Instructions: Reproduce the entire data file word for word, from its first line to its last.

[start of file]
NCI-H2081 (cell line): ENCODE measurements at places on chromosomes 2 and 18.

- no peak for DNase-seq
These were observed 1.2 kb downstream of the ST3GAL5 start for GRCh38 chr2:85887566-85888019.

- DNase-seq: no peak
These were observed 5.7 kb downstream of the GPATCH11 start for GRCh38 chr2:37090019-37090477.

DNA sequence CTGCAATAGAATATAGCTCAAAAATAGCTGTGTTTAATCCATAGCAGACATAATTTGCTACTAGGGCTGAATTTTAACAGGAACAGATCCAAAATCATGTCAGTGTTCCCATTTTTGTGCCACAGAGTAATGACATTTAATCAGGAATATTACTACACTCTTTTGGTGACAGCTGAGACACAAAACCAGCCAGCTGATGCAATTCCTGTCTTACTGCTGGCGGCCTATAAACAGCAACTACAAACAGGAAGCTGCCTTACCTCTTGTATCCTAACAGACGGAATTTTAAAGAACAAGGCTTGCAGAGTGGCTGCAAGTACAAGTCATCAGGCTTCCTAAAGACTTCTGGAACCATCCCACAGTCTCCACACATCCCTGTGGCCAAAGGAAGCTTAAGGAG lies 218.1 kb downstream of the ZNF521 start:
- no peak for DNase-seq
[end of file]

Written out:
NCI-H2081 (cell line): ENCODE measurements at places on chromosomes 2 and 18.

- no peak for DNase-seq
These were observed 1.2 kb downstream of the ST3GAL5 start for GRCh38 chr2:85887566-85888019.

- DNase-seq: no peak
These were observed 5.7 kb downstream of the GPATCH11 start for GRCh38 chr2:37090019-37090477.

DNA sequence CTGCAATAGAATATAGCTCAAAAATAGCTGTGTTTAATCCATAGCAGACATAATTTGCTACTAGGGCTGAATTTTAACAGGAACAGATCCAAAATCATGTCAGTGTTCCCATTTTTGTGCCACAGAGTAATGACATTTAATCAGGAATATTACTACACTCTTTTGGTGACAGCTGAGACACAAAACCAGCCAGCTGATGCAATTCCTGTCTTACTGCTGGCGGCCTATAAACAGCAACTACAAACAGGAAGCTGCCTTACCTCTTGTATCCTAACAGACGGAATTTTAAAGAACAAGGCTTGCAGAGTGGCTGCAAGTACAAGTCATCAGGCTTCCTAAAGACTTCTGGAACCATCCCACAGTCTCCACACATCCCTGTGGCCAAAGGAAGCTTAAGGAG lies 218.1 kb downstream of the ZNF521 start:
- no peak for DNase-seq